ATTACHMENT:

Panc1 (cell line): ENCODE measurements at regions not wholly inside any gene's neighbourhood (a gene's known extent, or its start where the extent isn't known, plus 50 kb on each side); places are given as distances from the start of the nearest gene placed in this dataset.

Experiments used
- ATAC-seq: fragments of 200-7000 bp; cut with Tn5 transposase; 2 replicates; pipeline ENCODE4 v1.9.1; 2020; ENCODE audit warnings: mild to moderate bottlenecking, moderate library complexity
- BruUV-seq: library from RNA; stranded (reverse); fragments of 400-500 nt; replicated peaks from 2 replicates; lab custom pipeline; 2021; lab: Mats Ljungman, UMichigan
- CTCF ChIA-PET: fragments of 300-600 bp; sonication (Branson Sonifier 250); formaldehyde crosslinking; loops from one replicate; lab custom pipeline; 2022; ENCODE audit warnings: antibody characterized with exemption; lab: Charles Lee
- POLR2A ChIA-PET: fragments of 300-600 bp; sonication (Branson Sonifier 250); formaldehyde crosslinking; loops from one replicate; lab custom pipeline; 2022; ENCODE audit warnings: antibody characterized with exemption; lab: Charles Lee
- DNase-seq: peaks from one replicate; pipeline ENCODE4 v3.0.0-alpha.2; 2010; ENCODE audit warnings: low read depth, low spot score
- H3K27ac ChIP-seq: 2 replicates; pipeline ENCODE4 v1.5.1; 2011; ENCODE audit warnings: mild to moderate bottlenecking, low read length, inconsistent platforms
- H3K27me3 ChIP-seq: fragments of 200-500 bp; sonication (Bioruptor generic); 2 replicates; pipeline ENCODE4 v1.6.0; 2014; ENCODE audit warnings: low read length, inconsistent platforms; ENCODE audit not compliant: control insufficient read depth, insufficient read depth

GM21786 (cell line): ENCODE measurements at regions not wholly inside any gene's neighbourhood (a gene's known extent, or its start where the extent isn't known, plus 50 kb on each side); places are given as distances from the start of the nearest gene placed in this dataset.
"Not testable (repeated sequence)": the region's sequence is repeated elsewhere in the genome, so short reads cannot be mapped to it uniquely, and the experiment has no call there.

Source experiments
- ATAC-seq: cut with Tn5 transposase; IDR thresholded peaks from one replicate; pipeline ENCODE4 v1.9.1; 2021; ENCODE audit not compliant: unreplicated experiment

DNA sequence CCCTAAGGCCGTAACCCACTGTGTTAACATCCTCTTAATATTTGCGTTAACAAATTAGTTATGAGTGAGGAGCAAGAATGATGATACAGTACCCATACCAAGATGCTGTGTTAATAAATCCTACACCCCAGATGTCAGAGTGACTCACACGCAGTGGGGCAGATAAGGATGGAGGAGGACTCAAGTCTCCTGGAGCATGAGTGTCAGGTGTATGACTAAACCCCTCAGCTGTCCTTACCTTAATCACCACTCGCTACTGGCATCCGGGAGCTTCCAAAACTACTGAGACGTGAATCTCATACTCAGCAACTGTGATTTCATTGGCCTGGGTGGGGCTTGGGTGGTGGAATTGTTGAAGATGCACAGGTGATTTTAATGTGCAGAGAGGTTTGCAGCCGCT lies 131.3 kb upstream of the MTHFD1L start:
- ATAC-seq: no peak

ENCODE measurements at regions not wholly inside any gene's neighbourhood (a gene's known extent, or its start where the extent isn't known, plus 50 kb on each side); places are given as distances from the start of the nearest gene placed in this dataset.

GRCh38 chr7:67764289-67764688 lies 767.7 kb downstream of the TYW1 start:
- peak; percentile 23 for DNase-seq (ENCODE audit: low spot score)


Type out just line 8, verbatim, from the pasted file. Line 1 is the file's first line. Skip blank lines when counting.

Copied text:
- H3K27ac ChIP-seq: 2 replicates; pipeline ENCODE4 v1.5.1; 2011; ENCODE audit warnings: mild to moderate bottlenecking, low read length, inconsistent platforms